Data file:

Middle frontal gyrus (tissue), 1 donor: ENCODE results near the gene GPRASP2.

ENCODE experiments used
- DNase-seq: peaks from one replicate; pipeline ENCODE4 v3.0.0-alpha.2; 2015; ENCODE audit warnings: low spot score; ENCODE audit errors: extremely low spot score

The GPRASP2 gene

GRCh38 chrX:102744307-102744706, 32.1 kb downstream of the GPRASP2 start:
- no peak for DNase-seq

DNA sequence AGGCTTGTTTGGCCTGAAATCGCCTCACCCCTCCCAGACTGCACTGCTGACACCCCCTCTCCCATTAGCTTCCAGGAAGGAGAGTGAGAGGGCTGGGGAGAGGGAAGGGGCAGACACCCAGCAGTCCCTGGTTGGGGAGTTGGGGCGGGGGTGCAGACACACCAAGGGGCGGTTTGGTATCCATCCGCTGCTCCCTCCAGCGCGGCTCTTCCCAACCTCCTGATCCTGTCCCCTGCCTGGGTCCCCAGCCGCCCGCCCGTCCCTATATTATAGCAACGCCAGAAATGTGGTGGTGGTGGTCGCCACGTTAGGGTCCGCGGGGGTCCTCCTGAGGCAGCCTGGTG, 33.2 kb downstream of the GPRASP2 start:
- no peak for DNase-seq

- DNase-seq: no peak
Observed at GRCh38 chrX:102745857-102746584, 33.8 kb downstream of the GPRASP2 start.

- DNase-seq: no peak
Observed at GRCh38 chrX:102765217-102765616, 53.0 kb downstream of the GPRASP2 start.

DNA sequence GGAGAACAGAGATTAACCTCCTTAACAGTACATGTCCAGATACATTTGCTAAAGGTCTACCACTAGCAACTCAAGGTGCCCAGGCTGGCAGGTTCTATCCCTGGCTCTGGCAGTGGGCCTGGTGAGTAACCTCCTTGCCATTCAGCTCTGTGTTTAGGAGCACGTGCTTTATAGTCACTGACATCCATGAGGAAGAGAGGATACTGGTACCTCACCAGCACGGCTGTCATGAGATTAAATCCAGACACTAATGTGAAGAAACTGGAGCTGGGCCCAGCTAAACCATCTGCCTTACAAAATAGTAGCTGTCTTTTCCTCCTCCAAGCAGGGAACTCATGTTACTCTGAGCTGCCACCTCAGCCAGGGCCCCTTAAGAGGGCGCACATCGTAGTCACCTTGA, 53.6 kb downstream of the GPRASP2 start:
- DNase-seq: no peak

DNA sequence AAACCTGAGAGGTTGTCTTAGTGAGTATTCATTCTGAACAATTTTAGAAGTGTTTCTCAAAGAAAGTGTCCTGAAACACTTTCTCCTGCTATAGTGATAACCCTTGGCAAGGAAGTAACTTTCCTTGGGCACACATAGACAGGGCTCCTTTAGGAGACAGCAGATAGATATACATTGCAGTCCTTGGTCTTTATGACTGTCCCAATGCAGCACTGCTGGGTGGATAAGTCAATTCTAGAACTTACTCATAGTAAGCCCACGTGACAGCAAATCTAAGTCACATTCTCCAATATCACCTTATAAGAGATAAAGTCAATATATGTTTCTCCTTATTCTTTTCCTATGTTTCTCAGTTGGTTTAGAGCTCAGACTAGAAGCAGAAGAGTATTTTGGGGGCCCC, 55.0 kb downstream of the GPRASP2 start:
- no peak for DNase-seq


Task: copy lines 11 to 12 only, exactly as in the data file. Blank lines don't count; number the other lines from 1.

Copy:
- DNase-seq: no peak
Observed at GRCh38 chrX:102765217-102765616, 53.0 kb downstream of the GPRASP2 start.